Heat pumps are now the new metric of success for sustainability, argues Jim McClelland.
Heat pumps are everywhere — not in terms of actual installations, sadly; but with respect to mentions in the media and buzzwords bandied about in public discourse. They have become a kind of shorthand for the green ambitions of the current Government.
As such, the rate of heat pump installations is now a key metric of the energy transition. In the residential market, they have become the measure of success (or failure), by which the sustainability of the building services sector and performance of installers will be judged.
So, how are we doing?
Tough targets and high ambition
Well, it is now more than 2 years (and as many Prime Ministers) since the UK Government first outlined its 10 Point Plan for a Green Industrial Revolution, billed as an ambitious programme to create up to 250,000 highly-skilled jobs, en route to Net Zero by 2050.
Point 7 in the Plan set a target to install 600,000 heat pumps every year by 2028. In truth, that now infamous number has become something of a stick with which to beat installers.
The heat pump graph is going up, just not far and fast enough.
The latest data from the Microgeneration Certification Scheme (MCS) shows that, in total, some 8,790 heat pumps were deployed in the first three months of this year, making Q1 2023 the second highest quarter for the technology in the history of the scheme.
Millions more in business investment
More good news stories have been coming out of the sector in the second quarter, too, with the announcement of an investment of £70M in the Kensa Group being made by the generation arm of Octopus Energy, working in conjunction with Legal and General Capital.
As part of the deal, finance will be provided to offer housebuilders, housing associations, and non-domestic customers access to the Kensa Networked Heat Pumps solution at a lower cost. This will help the manufacturer of ground source heat pumps (GSHPs) expand rapidly towards a target of 50,000 installations by 2030, creating over 7,000 green jobs.
Recent weeks have also seen examples of in-person support from politicians, with Grant Shapps MP, Secretary of State for the Department of Energy Security & Net Zero, putting in an appearance at a heat pump training centre, in Welwyn Garden City. Housed at the UK HQ of Panasonic Heating & Cooling, the facility is located in his own constituency.
However, with 2028 only five years away, figures still fall well short of Government goals.
In fact, the results of a recent survey of 1300 installers undertaken by Vaillant provide a swift realty check, revealing that a whopping 82% of them currently do not do heat pumps.
Under pressure in mainstream media
The market is definitely beginning to feel the heat — and not in a good way.
In a fresh bid to reassure homeowners, de-risk uptake and boost installation numbers, British Gas has introduced its Warm Home Promise, guaranteeing customers their money back if a heat pump does not warm their home as effectively as a traditional gas boiler.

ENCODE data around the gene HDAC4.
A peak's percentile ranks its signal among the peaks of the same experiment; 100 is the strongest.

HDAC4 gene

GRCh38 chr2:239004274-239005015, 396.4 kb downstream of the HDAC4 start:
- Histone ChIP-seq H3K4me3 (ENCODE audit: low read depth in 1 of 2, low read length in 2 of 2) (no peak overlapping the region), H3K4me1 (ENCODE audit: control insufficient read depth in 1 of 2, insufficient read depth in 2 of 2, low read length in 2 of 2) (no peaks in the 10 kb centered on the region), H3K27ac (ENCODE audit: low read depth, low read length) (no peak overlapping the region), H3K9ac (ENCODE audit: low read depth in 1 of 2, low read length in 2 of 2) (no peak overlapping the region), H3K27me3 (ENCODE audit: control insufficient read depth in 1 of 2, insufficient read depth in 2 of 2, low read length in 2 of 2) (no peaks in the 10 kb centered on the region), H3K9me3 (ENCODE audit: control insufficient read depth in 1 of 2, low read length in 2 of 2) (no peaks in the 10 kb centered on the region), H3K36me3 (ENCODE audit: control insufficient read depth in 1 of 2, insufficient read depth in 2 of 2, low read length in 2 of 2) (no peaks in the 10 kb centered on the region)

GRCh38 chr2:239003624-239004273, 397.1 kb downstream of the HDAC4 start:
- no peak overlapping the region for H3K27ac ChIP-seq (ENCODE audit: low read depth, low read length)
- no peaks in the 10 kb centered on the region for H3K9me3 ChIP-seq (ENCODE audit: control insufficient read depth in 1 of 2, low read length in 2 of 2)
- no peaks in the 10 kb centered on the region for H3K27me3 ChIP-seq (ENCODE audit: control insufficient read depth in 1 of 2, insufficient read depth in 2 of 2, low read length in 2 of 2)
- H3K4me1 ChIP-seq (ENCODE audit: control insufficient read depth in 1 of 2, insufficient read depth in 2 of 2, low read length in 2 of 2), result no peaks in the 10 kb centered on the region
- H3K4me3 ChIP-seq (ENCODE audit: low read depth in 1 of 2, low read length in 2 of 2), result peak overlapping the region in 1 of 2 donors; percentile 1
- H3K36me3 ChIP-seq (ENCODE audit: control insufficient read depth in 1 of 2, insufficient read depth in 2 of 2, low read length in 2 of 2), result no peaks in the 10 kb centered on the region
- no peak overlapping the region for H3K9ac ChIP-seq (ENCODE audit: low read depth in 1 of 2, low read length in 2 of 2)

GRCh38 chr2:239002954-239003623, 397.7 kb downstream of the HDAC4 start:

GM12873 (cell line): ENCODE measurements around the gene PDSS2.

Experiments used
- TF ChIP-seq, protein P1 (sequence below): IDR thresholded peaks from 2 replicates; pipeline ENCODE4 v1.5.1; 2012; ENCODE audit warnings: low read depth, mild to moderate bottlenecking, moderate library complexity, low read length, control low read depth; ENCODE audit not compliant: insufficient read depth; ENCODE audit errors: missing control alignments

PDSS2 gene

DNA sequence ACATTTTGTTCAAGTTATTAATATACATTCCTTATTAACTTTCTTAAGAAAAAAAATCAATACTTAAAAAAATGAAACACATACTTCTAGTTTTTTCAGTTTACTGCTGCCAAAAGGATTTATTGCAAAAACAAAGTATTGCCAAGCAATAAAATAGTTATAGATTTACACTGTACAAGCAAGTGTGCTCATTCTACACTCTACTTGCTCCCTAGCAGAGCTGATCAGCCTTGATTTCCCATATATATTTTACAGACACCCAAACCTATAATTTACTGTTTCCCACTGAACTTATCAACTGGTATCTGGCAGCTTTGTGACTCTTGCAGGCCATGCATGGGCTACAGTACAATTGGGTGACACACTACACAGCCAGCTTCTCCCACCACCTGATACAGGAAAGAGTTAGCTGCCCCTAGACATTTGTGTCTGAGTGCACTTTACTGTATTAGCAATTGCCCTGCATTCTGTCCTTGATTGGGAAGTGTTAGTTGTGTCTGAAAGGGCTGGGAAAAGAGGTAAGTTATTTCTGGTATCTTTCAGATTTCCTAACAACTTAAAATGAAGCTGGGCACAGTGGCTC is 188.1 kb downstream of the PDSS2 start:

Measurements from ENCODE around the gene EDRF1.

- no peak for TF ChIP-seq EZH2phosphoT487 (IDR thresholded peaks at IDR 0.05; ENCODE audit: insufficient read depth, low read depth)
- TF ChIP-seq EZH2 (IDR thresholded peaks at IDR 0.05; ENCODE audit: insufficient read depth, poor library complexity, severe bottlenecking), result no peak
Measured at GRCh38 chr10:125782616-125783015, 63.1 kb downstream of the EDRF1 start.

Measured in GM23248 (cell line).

In part, the hand of the heat-pump marketing departments has been forced into this kind of rearguard action by the hostile conspiracy-theory rhetoric and aggressive anti-eco campaigns being waged increasingly by certain elements of the mainstream media.
The only consolation for the green lobby in all of this is that the change of tack means the focus of their offensive has switched away from onshore wind farms, at least temporally.
So, are you Heat Pump Ready?
In a welcome boost for installers, though, the Government’s Heat Pump Ready programme has now been confirmed as an official event partner of the InstallerSHOW, which will be taking place next month, from 27-29 June at the NEC, in Birmingham.
Heat Pump Ready is a major innovation programme funded through the Net Zero Innovation Portfolio (NZIP) delivered by the Department for Energy Security and Net Zero (DESNZ). It has been specifically designed to support the development of novel solutions to transform the market for heat pumps here in the UK.
The event partnership between the InstallerSHOW and DESNZ means that many of the latest heat pump innovations and applications will in the spotlight at the exhibition, with the first projects now confirmed for the special feature in Heat Pump Ready area.
The dedicated Heat Pump Ready area will provide delegates with the opportunity to interact with the developers of the innovations, which include a range of new tools, technologies and business models designed to reduce heat pump costs, optimise performance, improve the customer journey and minimise household disruption.
In anticipation, elemental will also be broadcasting a live one-hour panel webinar this week, on The Future of Heat Pumps, happening at 1pm on May 25th and hosted online by the BBC’s energy and environment analyst Roger Harrabin, with speakers from DESNZ, Carbon Trust and some of the Heat Pump Ready projects.
Then, as part of the dedicated content for delegates at the InstallerSHOW itself in June, elemental will be running a feature session in the Housing Hub theatre.
Entitled Who is going to buy a heat pump? and hosted by sustainability journalist Rachel England, this panel debate will look at overcoming barriers to heat pump roll-out in housing, for both homeowners and social landlords. Experts from Energy UK, Leeds Beckett University and tech innovator pump:chic will discuss how to boost the rate of installations in the UK and what the challenges will be to meet the government targets.
So, with sustainability set to be measured in heat pumps, the question is: Are you ready?